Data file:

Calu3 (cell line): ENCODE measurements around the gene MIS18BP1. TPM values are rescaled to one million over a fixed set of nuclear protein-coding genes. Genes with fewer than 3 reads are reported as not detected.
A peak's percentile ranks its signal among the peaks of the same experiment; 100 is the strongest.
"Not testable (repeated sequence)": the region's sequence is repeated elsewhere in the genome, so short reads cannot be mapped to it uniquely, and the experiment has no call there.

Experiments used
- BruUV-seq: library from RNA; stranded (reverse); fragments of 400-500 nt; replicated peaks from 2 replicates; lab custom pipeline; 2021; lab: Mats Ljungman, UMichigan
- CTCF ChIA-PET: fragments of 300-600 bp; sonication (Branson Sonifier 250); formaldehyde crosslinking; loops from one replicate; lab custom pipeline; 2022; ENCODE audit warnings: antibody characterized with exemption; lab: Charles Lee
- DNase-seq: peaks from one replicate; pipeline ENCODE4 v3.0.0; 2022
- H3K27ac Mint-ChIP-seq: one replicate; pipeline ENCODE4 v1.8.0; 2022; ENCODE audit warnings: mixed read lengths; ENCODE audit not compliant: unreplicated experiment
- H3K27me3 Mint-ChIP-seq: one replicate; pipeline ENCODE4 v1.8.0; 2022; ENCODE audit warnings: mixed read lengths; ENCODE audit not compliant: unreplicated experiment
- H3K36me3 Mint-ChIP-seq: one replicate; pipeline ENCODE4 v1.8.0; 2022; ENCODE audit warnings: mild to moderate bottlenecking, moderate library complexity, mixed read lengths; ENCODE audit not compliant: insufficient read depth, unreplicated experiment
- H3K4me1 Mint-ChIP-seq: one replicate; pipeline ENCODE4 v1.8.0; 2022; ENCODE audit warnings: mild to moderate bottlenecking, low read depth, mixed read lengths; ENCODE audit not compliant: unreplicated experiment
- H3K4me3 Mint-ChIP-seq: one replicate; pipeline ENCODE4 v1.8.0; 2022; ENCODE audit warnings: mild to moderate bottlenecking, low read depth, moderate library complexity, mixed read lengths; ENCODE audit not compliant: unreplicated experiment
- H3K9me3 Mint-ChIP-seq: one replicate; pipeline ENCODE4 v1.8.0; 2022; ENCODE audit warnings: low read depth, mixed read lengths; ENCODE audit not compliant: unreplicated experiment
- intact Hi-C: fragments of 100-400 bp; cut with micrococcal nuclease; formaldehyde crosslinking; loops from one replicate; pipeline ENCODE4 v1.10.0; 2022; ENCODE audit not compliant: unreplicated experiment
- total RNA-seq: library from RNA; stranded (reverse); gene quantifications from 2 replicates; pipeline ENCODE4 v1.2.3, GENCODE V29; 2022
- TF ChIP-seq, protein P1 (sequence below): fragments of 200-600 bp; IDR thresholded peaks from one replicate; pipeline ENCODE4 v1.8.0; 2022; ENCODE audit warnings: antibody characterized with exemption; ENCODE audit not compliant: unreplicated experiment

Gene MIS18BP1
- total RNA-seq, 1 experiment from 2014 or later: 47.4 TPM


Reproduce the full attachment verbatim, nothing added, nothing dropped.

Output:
Calu3 (cell line): ENCODE measurements around the gene MIS18BP1. TPM values are rescaled to one million over a fixed set of nuclear protein-coding genes. Genes with fewer than 3 reads are reported as not detected.
A peak's percentile ranks its signal among the peaks of the same experiment; 100 is the strongest.
"Not testable (repeated sequence)": the region's sequence is repeated elsewhere in the genome, so short reads cannot be mapped to it uniquely, and the experiment has no call there.

Experiments used
- BruUV-seq: library from RNA; stranded (reverse); fragments of 400-500 nt; replicated peaks from 2 replicates; lab custom pipeline; 2021; lab: Mats Ljungman, UMichigan
- CTCF ChIA-PET: fragments of 300-600 bp; sonication (Branson Sonifier 250); formaldehyde crosslinking; loops from one replicate; lab custom pipeline; 2022; ENCODE audit warnings: antibody characterized with exemption; lab: Charles Lee
- DNase-seq: peaks from one replicate; pipeline ENCODE4 v3.0.0; 2022
- H3K27ac Mint-ChIP-seq: one replicate; pipeline ENCODE4 v1.8.0; 2022; ENCODE audit warnings: mixed read lengths; ENCODE audit not compliant: unreplicated experiment
- H3K27me3 Mint-ChIP-seq: one replicate; pipeline ENCODE4 v1.8.0; 2022; ENCODE audit warnings: mixed read lengths; ENCODE audit not compliant: unreplicated experiment
- H3K36me3 Mint-ChIP-seq: one replicate; pipeline ENCODE4 v1.8.0; 2022; ENCODE audit warnings: mild to moderate bottlenecking, moderate library complexity, mixed read lengths; ENCODE audit not compliant: insufficient read depth, unreplicated experiment
- H3K4me1 Mint-ChIP-seq: one replicate; pipeline ENCODE4 v1.8.0; 2022; ENCODE audit warnings: mild to moderate bottlenecking, low read depth, mixed read lengths; ENCODE audit not compliant: unreplicated experiment
- H3K4me3 Mint-ChIP-seq: one replicate; pipeline ENCODE4 v1.8.0; 2022; ENCODE audit warnings: mild to moderate bottlenecking, low read depth, moderate library complexity, mixed read lengths; ENCODE audit not compliant: unreplicated experiment
- H3K9me3 Mint-ChIP-seq: one replicate; pipeline ENCODE4 v1.8.0; 2022; ENCODE audit warnings: low read depth, mixed read lengths; ENCODE audit not compliant: unreplicated experiment
- intact Hi-C: fragments of 100-400 bp; cut with micrococcal nuclease; formaldehyde crosslinking; loops from one replicate; pipeline ENCODE4 v1.10.0; 2022; ENCODE audit not compliant: unreplicated experiment
- total RNA-seq: library from RNA; stranded (reverse); gene quantifications from 2 replicates; pipeline ENCODE4 v1.2.3, GENCODE V29; 2022
- TF ChIP-seq, protein P1 (sequence below): fragments of 200-600 bp; IDR thresholded peaks from one replicate; pipeline ENCODE4 v1.8.0; 2022; ENCODE audit warnings: antibody characterized with exemption; ENCODE audit not compliant: unreplicated experiment

Gene MIS18BP1
- total RNA-seq, 1 experiment from 2014 or later: 47.4 TPM